Episodes about the Vijayanagara Empire in the television show Bharat Ek Khoj by Mr. Shyam Benegal (based on Jawaharlal Nehru’s Discovery Of India) – that I loved watching on Doordarshan during my growing up days – had developed a deep curiousity and fascination about the empire in me; and I had always yearned to visit the ruins of Hampi – capital of the 14th century Vijayanagara Empire. Imagine my joy when I visited Bangalore this year for a conference and realized that this was the perfect opportunity for me to make my childhood dream come true.
Hampi is a small hamlet by the southern banks of River Tungabhadra in the southern Indian state of Karnataka. A UNESCO World Heritage Site consisting of 1600 monuments, surrounded by craggy hills and dominated by the gurgling river makes it a travellers delight. I was so mesmerized that I cancelled my plans to visit other few areas as per my itinerary and used the next six days to explore the entire stretch of the Heritage City.
History of Hampi dates back to Chalcolithic period or Copper Age. Handmade pottery and neoliths of that period, discovered from the ruins and currently exhibited in the Bangalore Government Museum, bears testimony to it. The district is also believed to have been a part of the Mauryan Empire under Ashoka, in the 3rd century A. D. Prior to the rise of Vijayanagara empire in the early 14th century, this site and its environs were ruled by numerous dynasties.
The Vijaynagara empire was established by two brothers, Hakka and Bukka, who actually served the King of Warangal, were arrested and brought to Delhi and through an interesting flow of events, were finally sent by the Delhi Governor to Hampi to subdue the various rebellions against the Delhi Sultanate in the area. The brothers not only restored the law & order of the province, but also declared it an independent Hindu empire – “Vijayanagara” of the Sangama Dynasty. Krishna Devaraya, king of the Sangama Dynansty in the early 16th century was when the empire peaked according to numerous historians, and he is known to be the greatest ruler in the history of Vijaynagara. He was also an accomplished scholar and a poet, who wrote numerous Sanskrit and Telegu texts. His court was seat of eight great poets known as an “Astha-Diggaja“. Among them, Allasani Peddanna was his poet laureate and a noted Telegu poet. Temples, Gopura, Ranga-Mandapa and many others structural gems were erected under his patronage. He also made many structural improvements to the Vitthala and Hazara Rama Temples. The empire, after his death, saw a steady decline.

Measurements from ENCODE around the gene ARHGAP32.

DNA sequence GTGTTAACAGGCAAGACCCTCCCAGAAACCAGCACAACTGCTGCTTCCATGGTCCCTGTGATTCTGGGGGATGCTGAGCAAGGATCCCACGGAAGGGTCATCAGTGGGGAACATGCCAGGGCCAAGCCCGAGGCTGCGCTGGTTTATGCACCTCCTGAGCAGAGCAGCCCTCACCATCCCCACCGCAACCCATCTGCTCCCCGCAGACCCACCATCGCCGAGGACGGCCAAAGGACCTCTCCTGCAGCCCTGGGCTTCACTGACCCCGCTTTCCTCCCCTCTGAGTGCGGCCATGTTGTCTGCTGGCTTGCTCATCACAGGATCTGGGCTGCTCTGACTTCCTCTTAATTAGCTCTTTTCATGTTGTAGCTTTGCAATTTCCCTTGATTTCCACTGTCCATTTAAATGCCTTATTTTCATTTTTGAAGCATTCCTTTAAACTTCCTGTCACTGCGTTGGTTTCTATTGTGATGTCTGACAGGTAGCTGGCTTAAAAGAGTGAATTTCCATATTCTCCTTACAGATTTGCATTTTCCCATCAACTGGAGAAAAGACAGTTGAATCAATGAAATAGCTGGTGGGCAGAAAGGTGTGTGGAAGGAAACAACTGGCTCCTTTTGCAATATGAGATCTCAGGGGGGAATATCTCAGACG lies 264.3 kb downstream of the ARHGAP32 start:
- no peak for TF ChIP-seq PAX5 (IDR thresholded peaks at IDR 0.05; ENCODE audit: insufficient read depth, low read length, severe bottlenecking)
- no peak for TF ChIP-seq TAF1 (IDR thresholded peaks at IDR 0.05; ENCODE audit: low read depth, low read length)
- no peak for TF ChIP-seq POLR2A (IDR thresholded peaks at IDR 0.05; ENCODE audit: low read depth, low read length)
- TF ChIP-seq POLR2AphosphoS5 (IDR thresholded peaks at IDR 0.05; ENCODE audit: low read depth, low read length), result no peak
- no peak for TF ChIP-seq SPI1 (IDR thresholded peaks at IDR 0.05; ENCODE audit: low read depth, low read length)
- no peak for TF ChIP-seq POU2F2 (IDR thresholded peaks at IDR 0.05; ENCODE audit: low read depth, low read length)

Earliest mentions of Hampi is found in Ramayana; known as Kishkindha, Hampi was the seat of the monkey clans, ruled by Vali and later by his brother and Ram’s ally Sugriva. It has numerous religiously significant sites and is rife with legends, myths and magical secrets. Here, are two such secrets that I witnessed myself.
Musical Pillars – Yes, you read that correctly – musical pillars! There are 7 pillars inside the Vittala temple which can produce different musical notes when tapped. I overheard a guide explaining to a group of people how the British broke a few of these pillars to find the source of such rhythmic sounds, only to find that the pillars were hollow inside.
Inverted Image – Virupaksha temple another architectural gem of Hampi. Its gopuram (a large pyramidal tower over the entrance gate to a temple) is a 9 storied structure, the inverted image of which can be seen more than 300 feet away on the wall of the Saalu Mantapa, at the other end of the Virupaksha temple. This phenomenon was created using the concept of the pinhole camera, using a small hole in a wall which creates the inverted image of the gopuram when light passes through it. I captured the inverted image with my camera, only to lose it courtesy my crashed computer on which all the pictures were stored; but many nice pictures are available on google if you search for it.
Despite the grand history and breathtaking visuals that mesmerized me and forced me to stay longer than I planned, I can’t help but say that this UNESCO World Heritage Site needs immediate attention from authorities and the local community for its preservation. Apart from the illegal mining and smuggling of mineral ores, Hampi is also threatened by treasure hunters or gold diggers, digging anywhere and everywhere, looking for riches. Many apparently are moving around with hi-tech scanners and equipment but little regard for the historical richness they are destroying in the process. While the police are constantly on the look-out for these hunters, this menace may need more focussed institutional intervention to be subdued.
The other obvious issue plaguing these lovely ruins are the encroaching illegal constructions, like most other heritage sites which cry for stronger administrative intervention. I noticed an ongoing construction at the river bank right behind the renowned Virupaksha Temple. When I asked the construction workers, I was told to go ask anyone – police, Minister – I wanted to ask about it, layered with a veiled threat to behave like a tourist else I would find it difficult to roam around. I noticed similar constructions near the Krishna temple as well, which falls under the core heritage area.
I was lucky to have made this visit, for we might lose this pride of Indian heritage soon; and suggest all heritage and history lovers to add it to the top of your bucket list, mostly because you might not have much to see if you wait too long.